As its really too cold for any serious mechanical works - so it is about time the 'fun' of fitting the armaments to the turret began!
The AML turret takes x2 AA52s firing belt fed 7.5mm rounds - later to take 7.62.. I infact found a round and belt clip wedged into the turret basket from when this vehicle was operational. The AA52 was the successful french version of the GPMG that came out in the early 60's and the HE60 turret had the two in a single mantle to the right of the mortar tube.
Other versions of the AML turret encorporated single machine guns or infact did away with the mortar as well to have a large automatic cannon. My Panhard weapon configuration was dictated to me by the aperatures in the mantle and the size of the cooling sleeves that form part of the turret.
Therefore I am to have one 60mm mortar and two AA52's
In the first picture you can see my AA52 'copies' have been put in place, the barrels are clamped in position by three adjusting bolts (you can see in black) that pinch the barrel and hold it true. Inside it becomes clear that the two weapons are intended to be mounted slightly on a diagonal and not in line. This is obviously to help with the belt feeding and cartridge extraction, as two machine guns next to each other could impact on the others operation.
Real deactivated AA52s are available in France but they are over £1k each, and my budget needs to be spent on more useful things (like mechanical parts and spares) than on two expensive 'paperweights'. Therefore I had a company make up two copies that look the part.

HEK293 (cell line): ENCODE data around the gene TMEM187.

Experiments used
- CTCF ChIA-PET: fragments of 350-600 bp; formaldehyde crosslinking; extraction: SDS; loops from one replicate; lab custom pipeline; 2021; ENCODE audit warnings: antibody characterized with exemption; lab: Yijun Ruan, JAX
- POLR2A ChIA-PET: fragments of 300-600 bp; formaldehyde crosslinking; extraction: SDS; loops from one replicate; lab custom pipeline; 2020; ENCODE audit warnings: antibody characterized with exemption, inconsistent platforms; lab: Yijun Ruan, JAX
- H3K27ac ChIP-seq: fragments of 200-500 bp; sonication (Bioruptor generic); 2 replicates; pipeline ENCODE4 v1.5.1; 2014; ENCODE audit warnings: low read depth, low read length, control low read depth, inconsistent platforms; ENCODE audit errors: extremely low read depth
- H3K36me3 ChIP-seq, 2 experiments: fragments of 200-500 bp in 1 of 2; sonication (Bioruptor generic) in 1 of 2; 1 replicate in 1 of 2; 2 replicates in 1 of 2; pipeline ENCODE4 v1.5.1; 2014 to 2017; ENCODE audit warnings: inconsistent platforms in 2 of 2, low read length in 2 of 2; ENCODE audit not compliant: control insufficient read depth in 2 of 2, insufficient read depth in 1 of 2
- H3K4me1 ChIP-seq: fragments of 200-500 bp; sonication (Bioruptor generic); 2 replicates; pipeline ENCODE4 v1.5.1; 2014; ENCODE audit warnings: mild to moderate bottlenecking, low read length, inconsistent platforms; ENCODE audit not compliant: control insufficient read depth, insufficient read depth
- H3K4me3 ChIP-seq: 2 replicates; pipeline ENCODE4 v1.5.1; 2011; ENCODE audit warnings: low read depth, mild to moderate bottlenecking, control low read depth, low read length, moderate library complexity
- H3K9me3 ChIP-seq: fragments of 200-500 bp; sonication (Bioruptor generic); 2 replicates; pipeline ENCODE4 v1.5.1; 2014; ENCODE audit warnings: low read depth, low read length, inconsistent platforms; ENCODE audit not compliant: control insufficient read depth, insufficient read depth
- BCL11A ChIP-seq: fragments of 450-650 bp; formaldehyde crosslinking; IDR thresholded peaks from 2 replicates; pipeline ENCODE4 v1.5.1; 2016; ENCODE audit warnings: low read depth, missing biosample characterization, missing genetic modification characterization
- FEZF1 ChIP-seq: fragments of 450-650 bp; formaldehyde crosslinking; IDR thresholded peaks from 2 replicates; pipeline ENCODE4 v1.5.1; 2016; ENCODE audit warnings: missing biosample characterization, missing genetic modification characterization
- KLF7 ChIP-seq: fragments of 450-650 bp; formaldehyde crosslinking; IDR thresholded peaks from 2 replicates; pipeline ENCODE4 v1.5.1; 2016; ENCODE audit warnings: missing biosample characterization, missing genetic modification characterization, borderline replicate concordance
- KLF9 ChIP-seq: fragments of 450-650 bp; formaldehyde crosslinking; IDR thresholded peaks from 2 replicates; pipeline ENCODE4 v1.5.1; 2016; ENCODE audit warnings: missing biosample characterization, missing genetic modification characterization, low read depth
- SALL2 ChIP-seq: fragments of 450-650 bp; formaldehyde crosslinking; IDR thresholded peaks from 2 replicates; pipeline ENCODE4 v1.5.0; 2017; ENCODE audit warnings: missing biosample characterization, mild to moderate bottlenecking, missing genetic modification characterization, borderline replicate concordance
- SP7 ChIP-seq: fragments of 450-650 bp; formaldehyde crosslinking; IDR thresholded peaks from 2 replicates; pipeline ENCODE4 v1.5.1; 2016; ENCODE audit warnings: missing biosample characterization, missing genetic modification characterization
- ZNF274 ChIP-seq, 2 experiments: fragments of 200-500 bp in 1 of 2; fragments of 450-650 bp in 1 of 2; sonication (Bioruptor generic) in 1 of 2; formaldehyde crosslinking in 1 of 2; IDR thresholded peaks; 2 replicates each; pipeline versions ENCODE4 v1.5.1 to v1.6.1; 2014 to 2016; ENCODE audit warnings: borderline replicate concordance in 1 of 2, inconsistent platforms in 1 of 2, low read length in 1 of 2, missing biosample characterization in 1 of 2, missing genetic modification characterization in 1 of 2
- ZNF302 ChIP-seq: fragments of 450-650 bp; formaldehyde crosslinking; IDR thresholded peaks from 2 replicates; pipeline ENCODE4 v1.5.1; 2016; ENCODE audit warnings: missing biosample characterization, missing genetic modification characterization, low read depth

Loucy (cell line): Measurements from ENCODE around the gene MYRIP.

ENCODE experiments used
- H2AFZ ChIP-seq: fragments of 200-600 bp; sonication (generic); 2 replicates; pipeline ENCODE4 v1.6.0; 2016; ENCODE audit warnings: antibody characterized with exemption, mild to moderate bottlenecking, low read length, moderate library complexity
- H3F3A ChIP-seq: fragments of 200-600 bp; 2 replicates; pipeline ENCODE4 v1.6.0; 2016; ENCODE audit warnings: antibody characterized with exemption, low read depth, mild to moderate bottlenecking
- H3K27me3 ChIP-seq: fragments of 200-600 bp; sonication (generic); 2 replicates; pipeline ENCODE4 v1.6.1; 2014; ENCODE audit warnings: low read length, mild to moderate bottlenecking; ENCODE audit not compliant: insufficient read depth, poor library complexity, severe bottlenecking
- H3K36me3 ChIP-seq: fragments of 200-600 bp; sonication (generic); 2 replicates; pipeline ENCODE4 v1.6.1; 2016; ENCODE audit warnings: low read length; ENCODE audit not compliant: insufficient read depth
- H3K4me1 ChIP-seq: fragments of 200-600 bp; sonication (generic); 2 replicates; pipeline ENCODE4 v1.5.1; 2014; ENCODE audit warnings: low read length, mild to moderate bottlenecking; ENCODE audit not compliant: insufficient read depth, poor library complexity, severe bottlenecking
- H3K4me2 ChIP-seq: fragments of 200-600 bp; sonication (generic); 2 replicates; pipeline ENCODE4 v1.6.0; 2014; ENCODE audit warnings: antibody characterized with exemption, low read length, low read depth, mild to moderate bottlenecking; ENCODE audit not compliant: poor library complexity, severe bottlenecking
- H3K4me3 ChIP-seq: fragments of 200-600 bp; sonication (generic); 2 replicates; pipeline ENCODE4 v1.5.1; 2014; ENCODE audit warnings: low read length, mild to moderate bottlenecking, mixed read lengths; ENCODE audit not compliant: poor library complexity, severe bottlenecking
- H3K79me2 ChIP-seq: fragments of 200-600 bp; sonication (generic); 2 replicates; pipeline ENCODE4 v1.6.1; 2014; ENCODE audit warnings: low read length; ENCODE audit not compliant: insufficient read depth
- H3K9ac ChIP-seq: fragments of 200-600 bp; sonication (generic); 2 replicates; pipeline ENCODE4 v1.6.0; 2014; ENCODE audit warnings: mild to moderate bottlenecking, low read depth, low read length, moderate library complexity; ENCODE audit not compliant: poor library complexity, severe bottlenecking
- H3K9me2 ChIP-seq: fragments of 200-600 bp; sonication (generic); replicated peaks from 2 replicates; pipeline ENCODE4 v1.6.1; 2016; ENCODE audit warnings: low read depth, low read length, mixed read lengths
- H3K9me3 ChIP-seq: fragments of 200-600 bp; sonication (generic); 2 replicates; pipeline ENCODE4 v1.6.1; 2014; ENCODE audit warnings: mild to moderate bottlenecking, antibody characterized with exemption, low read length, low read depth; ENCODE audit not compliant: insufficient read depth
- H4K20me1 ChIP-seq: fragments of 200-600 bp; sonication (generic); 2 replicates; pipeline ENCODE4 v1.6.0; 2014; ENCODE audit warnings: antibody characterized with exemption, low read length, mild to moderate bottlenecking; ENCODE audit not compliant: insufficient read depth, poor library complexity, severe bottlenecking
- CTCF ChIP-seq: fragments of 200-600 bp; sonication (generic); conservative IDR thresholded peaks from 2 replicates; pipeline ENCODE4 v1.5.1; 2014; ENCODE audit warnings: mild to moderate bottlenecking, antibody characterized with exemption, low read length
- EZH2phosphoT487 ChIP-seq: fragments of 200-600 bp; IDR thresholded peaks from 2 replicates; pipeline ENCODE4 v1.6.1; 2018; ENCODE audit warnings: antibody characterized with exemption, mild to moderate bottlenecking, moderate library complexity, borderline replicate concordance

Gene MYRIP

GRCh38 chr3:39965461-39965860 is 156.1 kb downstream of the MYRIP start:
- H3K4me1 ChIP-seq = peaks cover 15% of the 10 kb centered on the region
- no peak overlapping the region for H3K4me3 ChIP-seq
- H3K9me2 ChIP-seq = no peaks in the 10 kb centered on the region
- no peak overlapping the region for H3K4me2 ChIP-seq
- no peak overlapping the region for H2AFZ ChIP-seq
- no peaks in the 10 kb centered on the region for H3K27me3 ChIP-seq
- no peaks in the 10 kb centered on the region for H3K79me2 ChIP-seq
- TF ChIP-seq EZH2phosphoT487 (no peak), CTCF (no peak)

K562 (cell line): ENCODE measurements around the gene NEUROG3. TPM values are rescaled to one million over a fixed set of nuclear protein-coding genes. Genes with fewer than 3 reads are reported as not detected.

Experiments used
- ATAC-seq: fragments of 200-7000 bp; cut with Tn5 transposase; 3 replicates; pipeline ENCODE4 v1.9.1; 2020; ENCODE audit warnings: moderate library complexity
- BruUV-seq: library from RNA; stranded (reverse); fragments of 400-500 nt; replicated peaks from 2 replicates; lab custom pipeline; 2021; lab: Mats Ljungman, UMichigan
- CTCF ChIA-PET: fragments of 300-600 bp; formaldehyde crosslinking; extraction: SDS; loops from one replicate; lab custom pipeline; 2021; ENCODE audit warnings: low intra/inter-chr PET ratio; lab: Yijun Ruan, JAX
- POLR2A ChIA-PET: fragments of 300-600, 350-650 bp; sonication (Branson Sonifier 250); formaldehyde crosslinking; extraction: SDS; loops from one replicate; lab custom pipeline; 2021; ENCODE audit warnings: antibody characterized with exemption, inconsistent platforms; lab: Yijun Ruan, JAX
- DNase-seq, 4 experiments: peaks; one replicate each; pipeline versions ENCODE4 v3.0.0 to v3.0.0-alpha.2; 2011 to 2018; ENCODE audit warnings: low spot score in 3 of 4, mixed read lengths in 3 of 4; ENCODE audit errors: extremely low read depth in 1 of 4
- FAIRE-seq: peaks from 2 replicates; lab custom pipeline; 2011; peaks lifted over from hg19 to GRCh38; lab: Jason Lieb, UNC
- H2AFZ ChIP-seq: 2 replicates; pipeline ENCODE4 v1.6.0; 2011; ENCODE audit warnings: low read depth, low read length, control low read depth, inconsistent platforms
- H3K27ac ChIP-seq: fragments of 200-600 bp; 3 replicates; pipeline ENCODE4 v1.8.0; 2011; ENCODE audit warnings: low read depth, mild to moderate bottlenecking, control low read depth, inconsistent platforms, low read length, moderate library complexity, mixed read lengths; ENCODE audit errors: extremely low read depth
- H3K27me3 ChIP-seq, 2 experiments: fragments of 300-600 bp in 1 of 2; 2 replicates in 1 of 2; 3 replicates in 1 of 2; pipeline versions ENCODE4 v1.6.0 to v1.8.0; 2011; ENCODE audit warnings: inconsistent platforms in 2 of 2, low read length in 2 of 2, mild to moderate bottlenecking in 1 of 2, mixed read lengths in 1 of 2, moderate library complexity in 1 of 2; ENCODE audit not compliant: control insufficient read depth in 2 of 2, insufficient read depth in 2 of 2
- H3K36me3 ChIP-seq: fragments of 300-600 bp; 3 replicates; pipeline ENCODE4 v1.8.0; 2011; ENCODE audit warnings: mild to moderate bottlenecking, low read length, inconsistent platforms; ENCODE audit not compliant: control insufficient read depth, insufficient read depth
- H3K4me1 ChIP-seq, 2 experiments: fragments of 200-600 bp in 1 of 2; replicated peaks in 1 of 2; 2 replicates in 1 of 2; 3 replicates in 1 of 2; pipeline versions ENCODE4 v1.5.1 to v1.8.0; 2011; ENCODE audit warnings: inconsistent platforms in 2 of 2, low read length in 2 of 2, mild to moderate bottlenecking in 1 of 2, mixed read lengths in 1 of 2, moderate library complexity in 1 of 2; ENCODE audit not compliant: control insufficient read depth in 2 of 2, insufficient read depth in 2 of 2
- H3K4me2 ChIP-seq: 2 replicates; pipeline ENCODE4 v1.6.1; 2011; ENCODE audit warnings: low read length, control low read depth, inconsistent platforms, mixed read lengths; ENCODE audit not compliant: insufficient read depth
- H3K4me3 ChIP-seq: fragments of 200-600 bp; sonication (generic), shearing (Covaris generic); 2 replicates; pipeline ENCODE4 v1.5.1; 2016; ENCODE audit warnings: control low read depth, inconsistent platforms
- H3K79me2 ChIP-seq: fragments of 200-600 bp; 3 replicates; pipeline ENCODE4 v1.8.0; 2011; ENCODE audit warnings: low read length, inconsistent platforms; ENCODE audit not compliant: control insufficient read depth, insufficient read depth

The Mortar is a different story..
I ordered in the hot rolled steel pipework from a local suppplier in three diameter measurements and designed / built a realistic copy.
It definately now looks the part - is perfectly balanced within the mantle (more by accident than design) and was finished with a coat of black powercoat paint . There was over 10 hours work in the design, fitting and finishing of this one part alone.
I had measurements from the Bovington tank so I was able to make sure its as close as i can get to the original.
The third picture is of the dash that has been overhauled, restored and refitted - see my earlier blogs for the work on this..
Over the christmas I have also had lots of pictures sent to me from friends/ fellow enthusiasts, of AML's in service - so I have included a couple here to give this project some context. Thanks everyone that have helped so far!
The last piture is of the donor vehicle that is worth its weight in gold as a reference tool - next step is remove the turret on it so I can get at the fuel tank and fuel pipework!!